Negro Leagues
Negro Leagues
1860 through 1960

The Barrier Breakers



Posted July 2022

Negro Leagues The Barrier Breakers
The Barrier Breakers
Going the Distance
In 1945, Major League Baseball's Brooklyn Dodgers recruited Jackie Robinson from the Kansas City Monarchs. Robinson became the African-American in the modern era to play on a Major League roster.

While this historic event was a key moment in baseball and civil rights history, it foreshadowed the decline of the Negro Leagues. The best black players were recruited by Major League teams, and black fans followed. The last Negro Leagues teams folded by the early 1960s.

Over the 12 year period from 1947 to 1959, more than 100 African American and Latino men endured the grueling process of integrating Major League and Minor League Baseball organizations. Larry Doby, Hank Thompson, Willard Brown, and Dan Bankhead immediately followed Robinson in 1947. Over a decade later, in 1959, Elijah "Pumpsie" Green broke through the Boston Red Sox' barrier.
Many of these players encountered hardships similar to those that Jackie Robinson had faced, but with their perseverance, they opened the doors for future minority players. Having honed their skills in the Negro Leagues, these men went on to become some of the greatest Major League players of all time.

Negro Leagues Minnie Minosa
Orestes "Minnie" Minosa
Cuban-born Minnie Minoso was a star player in Latin American and for the New York Cubans before being recruited by the Cleveland Indians. He made his Major League debut in 1949 and went on to become a seven-time All-Star reaching the peak of his fame with Chicago White Sox.

Negro Leagues Dan Bankhead
Dan Bankhead
Bankhead was one of the five baseball-playing brothers from the Negro Leagues. He became the first black pitcher to play for the Brooklyn Dodgers in 1947.

Negro Leagues Larry Doby
Larry Doby
Doby was the first African American to play in the American League in July 1947 and helped lead the Cleveland Indians in the 1948 World Series. He was inducted into the National Baseball Hall of Fame in 1998.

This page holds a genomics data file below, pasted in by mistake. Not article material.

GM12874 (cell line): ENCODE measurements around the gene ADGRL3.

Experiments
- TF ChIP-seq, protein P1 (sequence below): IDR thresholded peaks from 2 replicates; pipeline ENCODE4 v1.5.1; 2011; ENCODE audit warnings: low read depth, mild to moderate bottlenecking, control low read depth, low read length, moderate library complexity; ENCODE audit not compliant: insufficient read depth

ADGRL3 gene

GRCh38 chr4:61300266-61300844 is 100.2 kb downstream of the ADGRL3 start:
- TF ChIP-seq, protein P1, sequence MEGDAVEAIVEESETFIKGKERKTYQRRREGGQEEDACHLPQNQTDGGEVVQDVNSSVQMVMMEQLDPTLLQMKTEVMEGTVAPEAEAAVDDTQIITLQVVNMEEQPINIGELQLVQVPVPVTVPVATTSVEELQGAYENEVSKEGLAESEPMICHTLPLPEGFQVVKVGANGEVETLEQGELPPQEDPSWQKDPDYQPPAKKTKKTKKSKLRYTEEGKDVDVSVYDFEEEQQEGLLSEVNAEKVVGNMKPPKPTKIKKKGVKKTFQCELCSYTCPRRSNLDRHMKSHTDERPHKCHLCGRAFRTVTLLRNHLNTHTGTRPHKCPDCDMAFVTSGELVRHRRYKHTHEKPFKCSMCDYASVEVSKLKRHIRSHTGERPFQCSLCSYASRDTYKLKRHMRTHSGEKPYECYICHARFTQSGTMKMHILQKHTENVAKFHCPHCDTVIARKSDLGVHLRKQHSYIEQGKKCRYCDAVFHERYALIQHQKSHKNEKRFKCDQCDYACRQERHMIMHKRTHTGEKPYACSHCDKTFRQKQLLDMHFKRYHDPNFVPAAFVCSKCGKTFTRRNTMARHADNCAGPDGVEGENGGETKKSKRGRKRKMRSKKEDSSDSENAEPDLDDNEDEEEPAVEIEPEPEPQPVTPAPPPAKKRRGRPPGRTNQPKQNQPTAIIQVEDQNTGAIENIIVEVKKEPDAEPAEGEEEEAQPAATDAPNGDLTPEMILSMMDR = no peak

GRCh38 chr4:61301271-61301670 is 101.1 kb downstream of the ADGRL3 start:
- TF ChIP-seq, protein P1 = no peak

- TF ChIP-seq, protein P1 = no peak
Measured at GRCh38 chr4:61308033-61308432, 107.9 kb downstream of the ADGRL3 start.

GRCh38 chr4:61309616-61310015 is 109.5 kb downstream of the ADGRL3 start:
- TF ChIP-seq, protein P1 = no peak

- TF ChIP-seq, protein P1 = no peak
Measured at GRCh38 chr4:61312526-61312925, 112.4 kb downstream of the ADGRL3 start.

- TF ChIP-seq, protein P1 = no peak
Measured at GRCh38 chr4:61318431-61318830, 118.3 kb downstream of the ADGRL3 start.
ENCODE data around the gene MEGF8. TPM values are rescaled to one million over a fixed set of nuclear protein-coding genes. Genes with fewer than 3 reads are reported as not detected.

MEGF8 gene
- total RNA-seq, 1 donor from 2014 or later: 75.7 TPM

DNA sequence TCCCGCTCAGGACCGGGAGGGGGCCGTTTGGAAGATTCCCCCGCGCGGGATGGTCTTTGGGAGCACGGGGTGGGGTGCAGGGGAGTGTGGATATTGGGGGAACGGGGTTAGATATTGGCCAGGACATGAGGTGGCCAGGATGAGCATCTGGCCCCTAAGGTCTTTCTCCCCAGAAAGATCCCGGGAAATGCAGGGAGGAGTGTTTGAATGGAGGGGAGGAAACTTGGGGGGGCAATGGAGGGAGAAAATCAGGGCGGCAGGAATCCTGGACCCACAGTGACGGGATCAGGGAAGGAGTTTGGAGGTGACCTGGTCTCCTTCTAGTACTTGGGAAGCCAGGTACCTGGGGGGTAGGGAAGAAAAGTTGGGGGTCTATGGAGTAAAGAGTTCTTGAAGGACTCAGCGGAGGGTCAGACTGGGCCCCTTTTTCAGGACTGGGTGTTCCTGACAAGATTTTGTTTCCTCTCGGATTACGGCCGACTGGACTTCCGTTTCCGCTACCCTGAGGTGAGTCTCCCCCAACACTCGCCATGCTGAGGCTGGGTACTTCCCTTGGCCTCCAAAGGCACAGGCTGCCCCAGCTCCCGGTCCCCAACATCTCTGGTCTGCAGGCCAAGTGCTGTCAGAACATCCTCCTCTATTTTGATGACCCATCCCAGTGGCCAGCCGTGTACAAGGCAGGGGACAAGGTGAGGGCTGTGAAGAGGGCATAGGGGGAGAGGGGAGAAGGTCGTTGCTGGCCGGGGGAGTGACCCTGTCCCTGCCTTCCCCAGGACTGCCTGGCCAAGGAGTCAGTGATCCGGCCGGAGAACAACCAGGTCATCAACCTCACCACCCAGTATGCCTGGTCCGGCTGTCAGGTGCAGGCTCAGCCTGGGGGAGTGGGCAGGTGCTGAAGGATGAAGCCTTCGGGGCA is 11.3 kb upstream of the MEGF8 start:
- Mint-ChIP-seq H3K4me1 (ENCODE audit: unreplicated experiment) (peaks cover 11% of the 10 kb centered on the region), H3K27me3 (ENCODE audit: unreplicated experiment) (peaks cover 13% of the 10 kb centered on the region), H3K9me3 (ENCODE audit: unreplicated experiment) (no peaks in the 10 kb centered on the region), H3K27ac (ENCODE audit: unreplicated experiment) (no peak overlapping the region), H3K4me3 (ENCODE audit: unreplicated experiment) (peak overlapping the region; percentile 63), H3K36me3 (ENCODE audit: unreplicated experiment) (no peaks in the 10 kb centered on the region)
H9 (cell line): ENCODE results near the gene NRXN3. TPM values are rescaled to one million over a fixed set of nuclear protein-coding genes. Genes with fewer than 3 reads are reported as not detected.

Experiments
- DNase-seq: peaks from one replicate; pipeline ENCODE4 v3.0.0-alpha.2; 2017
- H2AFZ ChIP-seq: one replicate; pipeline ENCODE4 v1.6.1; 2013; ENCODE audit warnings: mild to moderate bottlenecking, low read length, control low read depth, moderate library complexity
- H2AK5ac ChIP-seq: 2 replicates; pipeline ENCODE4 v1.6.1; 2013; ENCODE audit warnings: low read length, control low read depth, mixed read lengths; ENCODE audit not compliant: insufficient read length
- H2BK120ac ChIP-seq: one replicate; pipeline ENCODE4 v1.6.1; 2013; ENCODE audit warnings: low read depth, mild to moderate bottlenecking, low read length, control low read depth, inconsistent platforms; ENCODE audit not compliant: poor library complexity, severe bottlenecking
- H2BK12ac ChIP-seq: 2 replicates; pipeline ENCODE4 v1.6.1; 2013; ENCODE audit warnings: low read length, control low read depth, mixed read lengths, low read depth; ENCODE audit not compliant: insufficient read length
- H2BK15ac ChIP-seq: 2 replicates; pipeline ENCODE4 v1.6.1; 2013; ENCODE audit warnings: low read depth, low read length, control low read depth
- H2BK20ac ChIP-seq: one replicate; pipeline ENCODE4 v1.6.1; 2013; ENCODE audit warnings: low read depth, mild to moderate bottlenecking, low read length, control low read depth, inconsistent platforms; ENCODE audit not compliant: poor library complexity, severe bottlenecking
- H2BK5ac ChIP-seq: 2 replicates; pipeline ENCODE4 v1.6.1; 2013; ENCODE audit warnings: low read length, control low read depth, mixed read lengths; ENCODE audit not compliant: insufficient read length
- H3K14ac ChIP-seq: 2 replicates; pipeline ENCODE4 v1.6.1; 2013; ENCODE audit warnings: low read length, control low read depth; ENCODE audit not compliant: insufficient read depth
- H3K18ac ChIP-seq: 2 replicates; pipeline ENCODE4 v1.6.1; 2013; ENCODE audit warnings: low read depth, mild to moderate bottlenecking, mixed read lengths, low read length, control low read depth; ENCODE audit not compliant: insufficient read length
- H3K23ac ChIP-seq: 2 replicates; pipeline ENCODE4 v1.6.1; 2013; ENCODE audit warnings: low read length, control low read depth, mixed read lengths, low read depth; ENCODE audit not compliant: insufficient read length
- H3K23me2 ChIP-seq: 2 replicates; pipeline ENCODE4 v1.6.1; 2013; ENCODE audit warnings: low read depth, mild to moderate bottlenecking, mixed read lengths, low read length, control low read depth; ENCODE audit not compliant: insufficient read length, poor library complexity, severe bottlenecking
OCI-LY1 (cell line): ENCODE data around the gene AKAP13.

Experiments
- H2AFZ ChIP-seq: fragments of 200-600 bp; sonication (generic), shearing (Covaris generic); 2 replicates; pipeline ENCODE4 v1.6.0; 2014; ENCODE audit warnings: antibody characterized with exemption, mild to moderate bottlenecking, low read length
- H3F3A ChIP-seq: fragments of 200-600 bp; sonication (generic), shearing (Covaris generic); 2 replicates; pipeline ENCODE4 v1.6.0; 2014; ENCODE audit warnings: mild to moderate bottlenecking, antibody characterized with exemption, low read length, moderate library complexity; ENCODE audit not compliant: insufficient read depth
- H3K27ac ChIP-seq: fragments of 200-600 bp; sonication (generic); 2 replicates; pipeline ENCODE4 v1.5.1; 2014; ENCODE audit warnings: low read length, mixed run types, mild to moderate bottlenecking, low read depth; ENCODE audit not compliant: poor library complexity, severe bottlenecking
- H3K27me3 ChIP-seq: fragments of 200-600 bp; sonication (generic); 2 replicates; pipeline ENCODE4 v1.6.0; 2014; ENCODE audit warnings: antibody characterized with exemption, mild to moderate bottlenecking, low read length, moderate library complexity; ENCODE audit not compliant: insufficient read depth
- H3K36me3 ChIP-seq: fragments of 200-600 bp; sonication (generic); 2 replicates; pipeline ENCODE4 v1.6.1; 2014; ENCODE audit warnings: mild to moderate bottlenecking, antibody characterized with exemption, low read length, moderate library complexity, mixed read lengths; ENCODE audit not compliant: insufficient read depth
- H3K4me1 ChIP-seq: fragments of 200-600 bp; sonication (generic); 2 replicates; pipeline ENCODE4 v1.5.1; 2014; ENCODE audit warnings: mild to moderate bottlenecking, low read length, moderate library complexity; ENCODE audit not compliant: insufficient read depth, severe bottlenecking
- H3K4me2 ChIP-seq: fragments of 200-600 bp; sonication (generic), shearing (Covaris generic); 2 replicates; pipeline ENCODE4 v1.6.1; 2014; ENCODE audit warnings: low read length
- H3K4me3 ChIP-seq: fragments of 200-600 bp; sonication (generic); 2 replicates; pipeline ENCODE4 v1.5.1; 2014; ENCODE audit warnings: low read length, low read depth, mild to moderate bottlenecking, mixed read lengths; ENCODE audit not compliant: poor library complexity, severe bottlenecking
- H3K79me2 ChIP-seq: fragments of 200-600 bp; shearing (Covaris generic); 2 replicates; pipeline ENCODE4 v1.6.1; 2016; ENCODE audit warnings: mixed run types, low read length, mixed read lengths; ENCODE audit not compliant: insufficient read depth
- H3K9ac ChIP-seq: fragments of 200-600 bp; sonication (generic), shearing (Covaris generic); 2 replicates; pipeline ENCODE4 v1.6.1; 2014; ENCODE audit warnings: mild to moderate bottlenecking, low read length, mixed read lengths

Negro Leagues Mamie Peanut Johnson
Mamie "Peanut" Johnson
Mamie "Peanut" Johnson pitched for the Indianapolis Clowns in the mid 1950s. Although considered a novel experiment to attract fans, the recruitment of women in the last few days of the Negro Leaques introduced to the game a new crop of strong, competitive baseball players.

Negro Leagues Satchel Paige
Leroy Robert "Satchel" Paige Apocryphal stories surround Paige, who was born July 7, 1906 in Mobile, Alabama. He began his professional career in the Negro Leagues in the 1920s after being discharged from reform school in Alabama. The lanky 6-foot-3 right hander quickly became the biggest drawing card in Negro baseball, able to overpower batters with a buggy-whipped fastball. Paige was one of the greatest stars to play in the Negro Baseball Leagues. Thrilled millions of people and won hundreds of games, struck out 21 Major Leagues in an exhibition game. Helped pitch the Cleveland Indians to the 1948 Pennant in his first big league year at the age of 42. His pitching was legendary among Major League Hitters.

Negro Leagues Satchel Paige

Negro Leagues Jackie Robinson and Branch Rickey
Jackie Robinson and Branch Rickey
Jackie Robinson signed a minor league contract with the Brooklyn Dodgers in Fall of 1945, beginning the process of integrating baseball after more than 50 years of segregation.

Negro Leagues Jackie Robinson and Branch Rickey

Negro Leagues Cleveland Buckeyes
Cleveland Buckeyes
The Cleveland Buckeyes, featuring Al Smith, Quincy Troupe, and Sam Jethroe, were the 1946 Negro Leagues champions.